Recently I helped plan and direct a seminar by Edward Schillebeeckx. I have rubbed shoulders with some famous persons before but I was a bit more nervous this time. An aspiring teacher in theology, I was like a hungry kid from a small town stepping on the hockey rink and meeting Wayne Gretsky in the flesh. I was all eyes and ears, looking at the “great one.” A lot of folks look in awe at Edward Schillebeeckx. Famous and infamous, he is loved by some, hated by others and known by all.

His book, Christ, the Sacrament of the Encounter with God, has sold over a million copies (a remarkable achievement for any book, but incredible for a specialized book on Roman Catholic sacramentology) More recently he published a book on ministry and three books on Christology and has been called to Rome a couple of times to answer accusations of heterodoxy at the holy office. The media, always anxious for something with an edge, has jumped on his case both positively and negatively. Certain elements paint him as a radical antihero, the misunderstood and persecuted Christ-figure, the badly needed catalyst to challenge a growing conservatism in the church. Opposing elements paint him as the “enfant terrible,” the John-McEnroe-super-brat of the church, the heretic after his own glory, ruthlessly driving his talent and scholarship without concern for where the pieces might fall.

Being so surrounded with these myths, it was obviously with some awe, trepidation and curiosity that I set out to pick him up at the train station. What would the real Schillebeeckx be like? Saint or heretic? Spoiled child or persecuted hero? A strange thing happened: I didn’t recognize him. I thought I knew what he looked like. I had seen scores of photographs of him, seen him on TV and even met him once (for a brief minute or two) at a conference. But when I approached a man that fitted my mental description of him and timidly asked: “Are you Father Edward Schillebeeckx?” a very surprised man answered in the non-affirmative. As things would have it that was not an inappropriate omen. He lectured on Christology and answered our questions. I sat there listening, looking, measuring: The male in me was sizing up the body, the build, the dress, the grooming. The teacher and theologian in me was assessing his message and pedagogy; the Roman Catholic in me was judging his orthodoxy; the priest in me was scrutinizing with all kinds of questions about prayer and commitment.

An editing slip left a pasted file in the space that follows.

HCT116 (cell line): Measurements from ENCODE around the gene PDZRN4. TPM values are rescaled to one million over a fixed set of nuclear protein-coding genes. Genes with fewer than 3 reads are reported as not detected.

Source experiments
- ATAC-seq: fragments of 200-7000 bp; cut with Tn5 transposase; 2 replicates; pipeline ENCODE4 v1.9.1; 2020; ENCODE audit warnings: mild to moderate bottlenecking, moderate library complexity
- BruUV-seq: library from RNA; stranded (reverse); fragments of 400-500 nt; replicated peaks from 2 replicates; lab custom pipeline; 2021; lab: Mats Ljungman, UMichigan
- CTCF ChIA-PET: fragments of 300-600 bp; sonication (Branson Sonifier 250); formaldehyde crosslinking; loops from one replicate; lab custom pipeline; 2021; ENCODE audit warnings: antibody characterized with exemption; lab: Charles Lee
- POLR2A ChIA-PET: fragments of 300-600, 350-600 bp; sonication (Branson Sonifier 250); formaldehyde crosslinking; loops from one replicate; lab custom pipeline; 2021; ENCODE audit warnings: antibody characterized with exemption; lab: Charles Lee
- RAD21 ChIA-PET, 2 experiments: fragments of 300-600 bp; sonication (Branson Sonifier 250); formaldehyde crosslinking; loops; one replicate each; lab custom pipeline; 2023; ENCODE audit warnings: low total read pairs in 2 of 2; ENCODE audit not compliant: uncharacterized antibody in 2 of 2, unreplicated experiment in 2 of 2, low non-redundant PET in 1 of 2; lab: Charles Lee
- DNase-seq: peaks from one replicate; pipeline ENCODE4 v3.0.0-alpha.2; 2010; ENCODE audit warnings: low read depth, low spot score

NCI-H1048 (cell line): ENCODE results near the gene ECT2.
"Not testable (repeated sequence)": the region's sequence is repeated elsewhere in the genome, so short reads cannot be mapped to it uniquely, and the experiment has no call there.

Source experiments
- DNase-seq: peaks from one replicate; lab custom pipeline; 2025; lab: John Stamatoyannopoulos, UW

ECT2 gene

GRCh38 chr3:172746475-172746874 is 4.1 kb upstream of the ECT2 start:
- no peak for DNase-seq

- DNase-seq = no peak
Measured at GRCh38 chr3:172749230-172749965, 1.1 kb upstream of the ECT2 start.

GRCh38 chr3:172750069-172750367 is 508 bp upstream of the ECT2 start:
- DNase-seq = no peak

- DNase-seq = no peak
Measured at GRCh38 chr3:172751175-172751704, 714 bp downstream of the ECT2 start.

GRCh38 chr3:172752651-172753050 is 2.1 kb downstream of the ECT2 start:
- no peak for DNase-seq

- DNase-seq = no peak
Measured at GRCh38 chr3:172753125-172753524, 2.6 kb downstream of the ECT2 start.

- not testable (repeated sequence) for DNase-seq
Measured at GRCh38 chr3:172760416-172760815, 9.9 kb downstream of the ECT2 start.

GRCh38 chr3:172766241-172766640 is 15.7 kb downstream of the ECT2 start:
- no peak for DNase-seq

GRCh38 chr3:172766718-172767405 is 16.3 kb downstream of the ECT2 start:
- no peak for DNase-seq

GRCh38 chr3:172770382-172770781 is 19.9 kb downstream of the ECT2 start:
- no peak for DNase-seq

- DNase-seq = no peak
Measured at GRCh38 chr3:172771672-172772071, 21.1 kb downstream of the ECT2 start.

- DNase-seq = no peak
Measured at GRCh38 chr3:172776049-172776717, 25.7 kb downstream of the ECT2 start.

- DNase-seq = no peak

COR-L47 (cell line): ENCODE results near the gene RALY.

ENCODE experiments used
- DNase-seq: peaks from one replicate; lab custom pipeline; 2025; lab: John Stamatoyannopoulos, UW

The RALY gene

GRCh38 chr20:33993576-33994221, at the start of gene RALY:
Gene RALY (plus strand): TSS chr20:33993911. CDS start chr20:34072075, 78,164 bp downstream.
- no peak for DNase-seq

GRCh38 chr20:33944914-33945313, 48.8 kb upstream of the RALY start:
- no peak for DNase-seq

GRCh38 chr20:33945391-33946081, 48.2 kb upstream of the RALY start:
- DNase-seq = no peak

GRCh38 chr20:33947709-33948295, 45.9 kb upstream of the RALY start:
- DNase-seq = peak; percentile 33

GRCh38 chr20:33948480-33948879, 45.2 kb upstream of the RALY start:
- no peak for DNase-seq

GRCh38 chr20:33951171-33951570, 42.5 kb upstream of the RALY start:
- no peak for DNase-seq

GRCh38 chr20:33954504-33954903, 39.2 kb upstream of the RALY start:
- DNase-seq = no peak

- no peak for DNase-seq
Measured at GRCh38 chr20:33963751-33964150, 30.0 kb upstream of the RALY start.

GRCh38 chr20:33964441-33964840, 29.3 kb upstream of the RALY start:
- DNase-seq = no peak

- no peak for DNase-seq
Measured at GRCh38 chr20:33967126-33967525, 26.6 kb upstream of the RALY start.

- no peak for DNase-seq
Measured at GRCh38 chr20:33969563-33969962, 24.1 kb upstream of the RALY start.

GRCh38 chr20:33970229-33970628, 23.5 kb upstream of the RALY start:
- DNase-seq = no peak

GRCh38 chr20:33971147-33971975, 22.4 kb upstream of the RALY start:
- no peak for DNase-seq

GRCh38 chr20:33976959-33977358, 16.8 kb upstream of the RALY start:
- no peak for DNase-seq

And perhaps not least, the Saskatchewan farm-boy in me was watching theology’s superstar. It was immature and unfair, but I couldn’t stop myself! The information flowed: Yes, Jesus did rise! Yes, he was the Son of God! Yes, he did pre-exist! We breathed a sigh of relief.  Then regarding himself: Yes, he did go to Rome on heresy charges and, no, it was not a cherished experience! But, yes, he did consider himself a loyal son of the church. Yes, he was clear of the charges.  Yes, there were still tensions, but no, he had nothing personal against John Paul II. Yes, there was room for both of them in the same church, but, no, that doesn’t mean they would always agree.  It went on with lots of yeses and nos, basically all at the right places. Things were clearing out but they weren’t clear. Sometimes our hearts burned within us as we listened to him. Finally we abandoned the classroom for wine and cheese and scotch. We were looking at a man, flesh, blood, full of both fear and strength, like all of us, struggling (perhaps with more overt talent) to find the key that leads out of exile. In the drinking of the scotch we recognized him as neither a spoiled child nor a prosecuted hero, but as a man, a priest, a committed Christian, a son and brother in a family, a hard worker, a searcher. I suspect that a goodly number of folks would not recognize Edward Schillebeeckx. Many of us, I suspect, think we know what he looks like, but if we approached someone who fitted that mental description and asked: “Are you Edward Schillebeeckx?” we would in all likelihood, to our surprise, find that we were talking to someone who doesn’t even know Edward Schillebeeckx.